Who made the discovery of the coins and medal in the capsule?

Paul Hudson, an archeologist at West Point, made the discovery after taking the lead box back to his lab and meticulously sifting through its sediment.

What specific items were found in the time capsule?

Six American silver coins dating from 1795 to 1828 and a commemorative Erie Canal medal from 1826 were discovered in the time capsule.

How does the discovery affect the estimated value of the capsule’s contents?

Various expert assessments suggest that the coins, depending on their condition, could be valued from several hundred dollars to well over $1,000.

What does this discovery indicate about the time capsule’s origins?

The items found in the capsule seem to confirm academy officials’ theory that the box was placed by cadets around 1828 or 1829, possibly during the original monument’s completion.

Who was honored by the original monument where the time capsule was placed?

The original monument honored Thaddeus Kosciuszko, a Revolutionary War hero known for designing wartime fortifications for the Continental Army at West Point.

How was the condition of the capsule compromised?

It appears that moisture and sediment may have seeped into the time capsule through a damaged seam, which could have led to the degradation of any organic material inside.

What are the next steps for the discovered items?

Paul Hudson stated that the preservation and analysis of the time capsule and its contents will continue, as there is still much to learn that could enrich the understanding of the academy’s and the nation’s history.

How has this discovery been compared to other high-profile unsealings?

The initial disappointment of the time capsule’s opening drew comparisons to the 1986 televised unsealing of a vault purportedly belonging to gangster Al Capone, which also turned out to contain nothing but dirt.

What future insights does Paul Hudson expect from further analysis?

Paul Hudson believes that further analysis of the sediment and the items themselves could yield additional clues, enriching the understanding of both the academy’s history and the nation’s heritage.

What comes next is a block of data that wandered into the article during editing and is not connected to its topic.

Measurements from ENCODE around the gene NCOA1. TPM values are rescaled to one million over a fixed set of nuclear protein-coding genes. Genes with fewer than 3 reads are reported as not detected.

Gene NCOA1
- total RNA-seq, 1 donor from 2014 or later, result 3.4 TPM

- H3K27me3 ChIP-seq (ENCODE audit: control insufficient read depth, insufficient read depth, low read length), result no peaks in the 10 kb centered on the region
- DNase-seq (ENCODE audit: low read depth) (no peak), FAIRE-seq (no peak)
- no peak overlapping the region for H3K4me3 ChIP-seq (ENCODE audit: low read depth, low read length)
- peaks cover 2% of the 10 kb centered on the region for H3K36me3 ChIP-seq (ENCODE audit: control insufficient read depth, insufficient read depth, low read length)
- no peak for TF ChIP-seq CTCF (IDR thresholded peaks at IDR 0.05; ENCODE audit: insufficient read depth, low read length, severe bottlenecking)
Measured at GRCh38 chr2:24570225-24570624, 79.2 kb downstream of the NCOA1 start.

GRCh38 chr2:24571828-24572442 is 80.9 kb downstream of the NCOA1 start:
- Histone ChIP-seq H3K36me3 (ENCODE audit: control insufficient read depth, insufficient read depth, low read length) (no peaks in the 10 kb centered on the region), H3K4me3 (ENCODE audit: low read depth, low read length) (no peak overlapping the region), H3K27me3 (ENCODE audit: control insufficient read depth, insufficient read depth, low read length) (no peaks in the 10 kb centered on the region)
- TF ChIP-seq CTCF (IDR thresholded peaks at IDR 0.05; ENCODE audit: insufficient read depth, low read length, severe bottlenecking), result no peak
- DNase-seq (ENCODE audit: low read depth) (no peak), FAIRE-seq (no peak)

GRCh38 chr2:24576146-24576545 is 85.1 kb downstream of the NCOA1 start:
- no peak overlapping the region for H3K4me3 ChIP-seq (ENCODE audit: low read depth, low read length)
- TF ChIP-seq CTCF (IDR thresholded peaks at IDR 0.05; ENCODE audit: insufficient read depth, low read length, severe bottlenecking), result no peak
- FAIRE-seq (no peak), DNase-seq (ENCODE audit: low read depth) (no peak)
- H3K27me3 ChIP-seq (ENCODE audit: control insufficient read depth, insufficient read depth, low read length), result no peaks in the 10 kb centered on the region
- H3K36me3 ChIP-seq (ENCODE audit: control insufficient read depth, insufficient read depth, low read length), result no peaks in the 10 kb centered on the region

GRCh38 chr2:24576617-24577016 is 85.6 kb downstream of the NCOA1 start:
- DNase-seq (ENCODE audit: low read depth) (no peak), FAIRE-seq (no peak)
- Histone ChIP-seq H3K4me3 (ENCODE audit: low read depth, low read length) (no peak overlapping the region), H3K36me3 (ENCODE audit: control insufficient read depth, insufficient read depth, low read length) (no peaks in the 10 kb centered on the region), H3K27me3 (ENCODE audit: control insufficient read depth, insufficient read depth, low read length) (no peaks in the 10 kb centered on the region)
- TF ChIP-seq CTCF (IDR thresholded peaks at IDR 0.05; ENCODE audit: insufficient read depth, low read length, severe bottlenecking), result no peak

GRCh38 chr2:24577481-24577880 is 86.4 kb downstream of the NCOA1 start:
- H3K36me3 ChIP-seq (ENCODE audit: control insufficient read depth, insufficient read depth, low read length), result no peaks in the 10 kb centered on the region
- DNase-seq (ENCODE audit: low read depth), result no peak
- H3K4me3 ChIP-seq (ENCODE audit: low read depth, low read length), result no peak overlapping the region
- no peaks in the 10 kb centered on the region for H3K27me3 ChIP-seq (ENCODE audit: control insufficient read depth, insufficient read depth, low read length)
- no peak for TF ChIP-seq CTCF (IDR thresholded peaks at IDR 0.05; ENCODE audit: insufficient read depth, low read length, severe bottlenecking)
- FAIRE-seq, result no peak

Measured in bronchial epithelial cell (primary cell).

More about Time Capsule

  • U.S. Military Academy Official News Release
  • Expert Assessments on Historic American Coins
  • Thaddeus Kosciuszko Biography
  • 1986 Televised Vault Opening
  • History of Time Capsules
  • Preservation and Analysis in Archeology
  • Revolutionary War Fortifications at West Point

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SarahT August 31, 2023 - 1:31 am

it’s kinda like a real-life treasure hunt, isn’t it? Kudos to Paul Hudson for not giving up and digging deeper. Literally.

CatherineQ August 31, 2023 - 5:54 am

I’m just thinking bout the cadets back in the 1820s. Do you think they imagined we’d be so thrilled about their time capsule nearly 200 years later?

Phil_W August 31, 2023 - 9:32 am

Gotta say, this adds a new layer to West Point’s history. Not just a military academy but a keeper of time and history. Who would’ve thought?

AlexaM August 31, 2023 - 11:21 am

This makes me wonder what else is buried out there in other places. It’s like, the past is still speaking to us, if we care to listen.

TimHunt August 31, 2023 - 4:57 pm

What’s next? Are they gonna auction these coins? Because depending on the condition, some of them could be worth a lot, you know.

JohnDoe47 August 31, 2023 - 7:15 pm

Why’d they even decide to open it live? If it turned out to be another Al Capone’s vault, that’d be a major letdown. Glad it wasn’t tho.

Mike_J August 31, 2023 - 10:32 pm

Wow, just imagine being that archeologist. One moment, you’re disappointed, thinking you found nothing but dirt. And then, boom, historic coins! Mind blown.